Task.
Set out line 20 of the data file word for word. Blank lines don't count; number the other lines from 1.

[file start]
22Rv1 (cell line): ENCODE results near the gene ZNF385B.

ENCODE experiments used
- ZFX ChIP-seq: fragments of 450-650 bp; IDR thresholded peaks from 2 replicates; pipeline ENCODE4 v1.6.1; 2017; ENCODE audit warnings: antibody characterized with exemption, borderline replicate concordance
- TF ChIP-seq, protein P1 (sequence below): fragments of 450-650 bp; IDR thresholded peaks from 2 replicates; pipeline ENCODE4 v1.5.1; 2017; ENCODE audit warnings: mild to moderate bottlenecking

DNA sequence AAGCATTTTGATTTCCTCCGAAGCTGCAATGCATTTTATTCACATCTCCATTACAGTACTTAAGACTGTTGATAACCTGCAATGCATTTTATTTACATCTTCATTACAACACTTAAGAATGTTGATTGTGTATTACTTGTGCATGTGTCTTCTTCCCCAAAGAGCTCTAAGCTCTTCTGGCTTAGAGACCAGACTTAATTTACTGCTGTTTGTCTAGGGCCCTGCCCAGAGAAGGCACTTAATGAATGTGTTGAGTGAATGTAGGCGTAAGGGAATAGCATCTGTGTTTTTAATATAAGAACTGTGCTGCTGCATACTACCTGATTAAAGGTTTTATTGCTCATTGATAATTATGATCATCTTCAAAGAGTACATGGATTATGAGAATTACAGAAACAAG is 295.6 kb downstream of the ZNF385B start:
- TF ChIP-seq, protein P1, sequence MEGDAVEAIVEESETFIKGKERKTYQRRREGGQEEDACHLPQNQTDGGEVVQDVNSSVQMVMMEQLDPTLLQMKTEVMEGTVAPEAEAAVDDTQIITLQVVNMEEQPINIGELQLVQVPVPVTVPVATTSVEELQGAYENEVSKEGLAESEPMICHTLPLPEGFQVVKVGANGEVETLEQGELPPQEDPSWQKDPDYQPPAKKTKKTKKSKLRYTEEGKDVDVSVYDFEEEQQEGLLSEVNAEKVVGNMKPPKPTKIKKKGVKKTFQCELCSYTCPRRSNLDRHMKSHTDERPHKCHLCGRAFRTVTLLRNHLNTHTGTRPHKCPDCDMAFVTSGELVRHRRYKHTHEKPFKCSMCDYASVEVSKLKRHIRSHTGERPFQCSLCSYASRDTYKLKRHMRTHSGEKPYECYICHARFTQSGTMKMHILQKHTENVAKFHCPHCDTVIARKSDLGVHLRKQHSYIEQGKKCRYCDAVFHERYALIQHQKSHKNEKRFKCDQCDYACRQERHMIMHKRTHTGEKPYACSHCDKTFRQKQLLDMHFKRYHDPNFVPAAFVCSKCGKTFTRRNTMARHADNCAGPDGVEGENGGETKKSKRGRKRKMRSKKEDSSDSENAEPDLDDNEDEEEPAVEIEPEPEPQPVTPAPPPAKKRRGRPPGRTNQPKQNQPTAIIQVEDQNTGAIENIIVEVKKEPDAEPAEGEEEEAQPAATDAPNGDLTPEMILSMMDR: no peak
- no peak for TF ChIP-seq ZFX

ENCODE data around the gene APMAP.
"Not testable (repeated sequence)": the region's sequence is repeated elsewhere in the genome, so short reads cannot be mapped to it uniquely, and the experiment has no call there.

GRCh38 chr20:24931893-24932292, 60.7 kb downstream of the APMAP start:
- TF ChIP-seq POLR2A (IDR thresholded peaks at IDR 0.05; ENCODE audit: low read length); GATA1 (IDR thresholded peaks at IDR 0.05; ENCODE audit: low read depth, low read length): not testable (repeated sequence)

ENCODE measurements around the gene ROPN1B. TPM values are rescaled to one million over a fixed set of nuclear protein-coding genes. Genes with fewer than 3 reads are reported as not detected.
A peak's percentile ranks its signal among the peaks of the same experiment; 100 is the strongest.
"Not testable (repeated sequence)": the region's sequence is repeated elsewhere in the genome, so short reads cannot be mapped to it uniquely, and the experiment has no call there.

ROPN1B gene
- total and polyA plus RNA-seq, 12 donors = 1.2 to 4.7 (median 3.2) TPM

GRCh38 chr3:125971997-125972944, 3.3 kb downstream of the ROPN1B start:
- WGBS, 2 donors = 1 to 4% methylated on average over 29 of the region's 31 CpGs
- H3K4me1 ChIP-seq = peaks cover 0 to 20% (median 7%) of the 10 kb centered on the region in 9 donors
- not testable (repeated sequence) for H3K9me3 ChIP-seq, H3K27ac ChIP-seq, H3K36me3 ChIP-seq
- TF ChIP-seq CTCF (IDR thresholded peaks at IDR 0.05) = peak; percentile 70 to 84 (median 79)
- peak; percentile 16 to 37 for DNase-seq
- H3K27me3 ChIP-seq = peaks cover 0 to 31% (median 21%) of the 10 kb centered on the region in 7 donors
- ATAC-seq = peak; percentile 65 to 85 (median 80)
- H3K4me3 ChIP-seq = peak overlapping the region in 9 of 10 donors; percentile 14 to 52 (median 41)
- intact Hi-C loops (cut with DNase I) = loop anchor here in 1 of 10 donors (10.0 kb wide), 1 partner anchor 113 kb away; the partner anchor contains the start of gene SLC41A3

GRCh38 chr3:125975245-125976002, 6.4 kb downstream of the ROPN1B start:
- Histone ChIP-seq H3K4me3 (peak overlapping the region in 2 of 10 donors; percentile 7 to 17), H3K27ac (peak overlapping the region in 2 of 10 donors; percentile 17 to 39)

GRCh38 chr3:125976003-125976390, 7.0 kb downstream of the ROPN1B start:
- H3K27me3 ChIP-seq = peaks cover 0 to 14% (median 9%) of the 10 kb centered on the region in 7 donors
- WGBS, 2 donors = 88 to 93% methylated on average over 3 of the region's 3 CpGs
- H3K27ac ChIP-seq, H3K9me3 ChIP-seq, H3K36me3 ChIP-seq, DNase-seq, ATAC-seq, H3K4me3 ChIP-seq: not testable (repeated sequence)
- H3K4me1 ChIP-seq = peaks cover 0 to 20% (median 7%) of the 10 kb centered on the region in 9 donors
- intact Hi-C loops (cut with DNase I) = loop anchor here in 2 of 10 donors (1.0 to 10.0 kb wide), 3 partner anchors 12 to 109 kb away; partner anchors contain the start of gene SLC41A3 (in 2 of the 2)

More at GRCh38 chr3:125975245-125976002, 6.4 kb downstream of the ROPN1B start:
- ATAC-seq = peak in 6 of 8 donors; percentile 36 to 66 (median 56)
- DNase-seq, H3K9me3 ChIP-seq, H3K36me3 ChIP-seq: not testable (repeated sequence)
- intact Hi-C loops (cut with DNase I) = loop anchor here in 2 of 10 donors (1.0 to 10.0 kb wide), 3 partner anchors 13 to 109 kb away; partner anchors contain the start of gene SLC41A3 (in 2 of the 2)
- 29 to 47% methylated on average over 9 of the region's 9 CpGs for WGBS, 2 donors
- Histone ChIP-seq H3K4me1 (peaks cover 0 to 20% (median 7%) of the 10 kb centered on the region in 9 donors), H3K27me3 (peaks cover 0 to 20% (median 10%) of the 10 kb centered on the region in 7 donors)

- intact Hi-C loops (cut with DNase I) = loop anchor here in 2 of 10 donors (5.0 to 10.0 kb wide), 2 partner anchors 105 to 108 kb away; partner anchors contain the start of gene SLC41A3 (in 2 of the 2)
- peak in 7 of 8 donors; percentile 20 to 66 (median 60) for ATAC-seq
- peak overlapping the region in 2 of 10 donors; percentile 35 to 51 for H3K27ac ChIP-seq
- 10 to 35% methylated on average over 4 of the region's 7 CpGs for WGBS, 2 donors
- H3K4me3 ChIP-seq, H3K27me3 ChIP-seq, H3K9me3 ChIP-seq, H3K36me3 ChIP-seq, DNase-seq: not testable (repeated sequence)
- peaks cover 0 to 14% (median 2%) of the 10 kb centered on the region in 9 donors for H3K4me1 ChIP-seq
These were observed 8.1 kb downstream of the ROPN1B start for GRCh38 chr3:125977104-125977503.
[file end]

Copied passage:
- not testable (repeated sequence) for H3K9me3 ChIP-seq, H3K27ac ChIP-seq, H3K36me3 ChIP-seq